This savory olive dish resembles a loaf of bread, but is really more like a combination of bread and quiche! The consistency is kind of like a fallen soufflé, but it slices like bread. While it’s a little hard to describe, it’s super easy to eat (a lot) of the delicious and savory dish. We serve it as a side dish for dinner, but it would be just as good for breakfast, especially if you like eggs and olives, and it makes a fun appetizer, too! It’s totally different than our Olive Sourdough Loaf, which truly is a loaf of bread, and our Cheddar & Olive Bagels, but it’s really delicious nevertheless!
I originally found this recipe in a little cookbook of Parisian recipes, but I no longer have the book and cannot remember the name of it, either. Although the dish was called Olive Cake in the cookbook, it’s not at all like a cake, and really reminds me of a fallen soufflé, in that it poofs up nice and tall as it’s baking, but once removed from the oven it settles down and becomes a bit more like a loaf.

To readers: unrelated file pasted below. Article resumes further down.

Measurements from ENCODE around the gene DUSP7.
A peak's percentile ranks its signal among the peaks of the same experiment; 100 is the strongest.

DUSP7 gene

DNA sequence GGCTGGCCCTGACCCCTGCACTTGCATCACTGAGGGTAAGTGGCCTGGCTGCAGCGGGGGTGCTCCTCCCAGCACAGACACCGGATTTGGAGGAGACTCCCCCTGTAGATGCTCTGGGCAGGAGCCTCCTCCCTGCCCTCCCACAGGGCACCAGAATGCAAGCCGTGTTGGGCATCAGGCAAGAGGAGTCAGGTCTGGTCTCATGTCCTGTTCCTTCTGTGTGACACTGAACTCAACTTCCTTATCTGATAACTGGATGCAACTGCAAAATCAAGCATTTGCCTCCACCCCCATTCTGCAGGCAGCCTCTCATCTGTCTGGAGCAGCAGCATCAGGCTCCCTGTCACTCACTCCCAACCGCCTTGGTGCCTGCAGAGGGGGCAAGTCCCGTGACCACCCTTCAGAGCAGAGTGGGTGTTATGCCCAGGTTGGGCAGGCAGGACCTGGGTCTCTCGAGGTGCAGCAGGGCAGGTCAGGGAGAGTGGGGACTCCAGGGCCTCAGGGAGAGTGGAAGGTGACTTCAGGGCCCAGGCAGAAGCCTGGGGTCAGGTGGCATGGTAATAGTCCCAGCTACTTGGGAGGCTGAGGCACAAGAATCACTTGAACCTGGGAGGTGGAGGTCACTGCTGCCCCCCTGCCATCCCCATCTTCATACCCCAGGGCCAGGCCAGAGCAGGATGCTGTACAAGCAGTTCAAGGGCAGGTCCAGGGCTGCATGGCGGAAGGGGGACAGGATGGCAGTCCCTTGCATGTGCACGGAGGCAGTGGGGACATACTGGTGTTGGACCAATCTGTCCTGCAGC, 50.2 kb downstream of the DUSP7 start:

We usually make this recipe with Kalamata olives, but any Greek olive, whether black or green work beautifully in this dish! We especially love the Mt. Athos green Greek olives and they would be amazing in this recipe, too.
Kalamata Olive Loaf
- 1 9 x 6 loaf pan
- 4 tbsp. all-purpose flour
- 2 tsp. baking powder
- 1/4 tsp. salt
- 4 large eggs, beaten
- 9 oz. milk we use 2%
- 3 oz. freshly grated cheese: Pecorino Romano, Parmesan or Gruyere
- 3 oz. Kalamata olives, pitted and halved Can use any Greek type of olive
- 1 tbsp. extra-virgin olive oil
- Grease or spray a 9×6 inch loaf pan. Preheat the oven to 425° F. (Reduce temp to 400° F if using a glass loaf pan.)
- Combine flour, baking powder and salt in a large mixing bowl. Slowly add eggs, whisking to incorporate. Then whisk in the milk to blend. Stir in olives, cheese and olive oil.
- Pour the batter into the prepared pan and bake until firm to the touch and golden brown on top, approximately 30 minutes. Remove from oven and cool to room temperature. To serve as an appetizer, cut the loaf into bite-sized cubes, or cut into slices to serve as a side dish.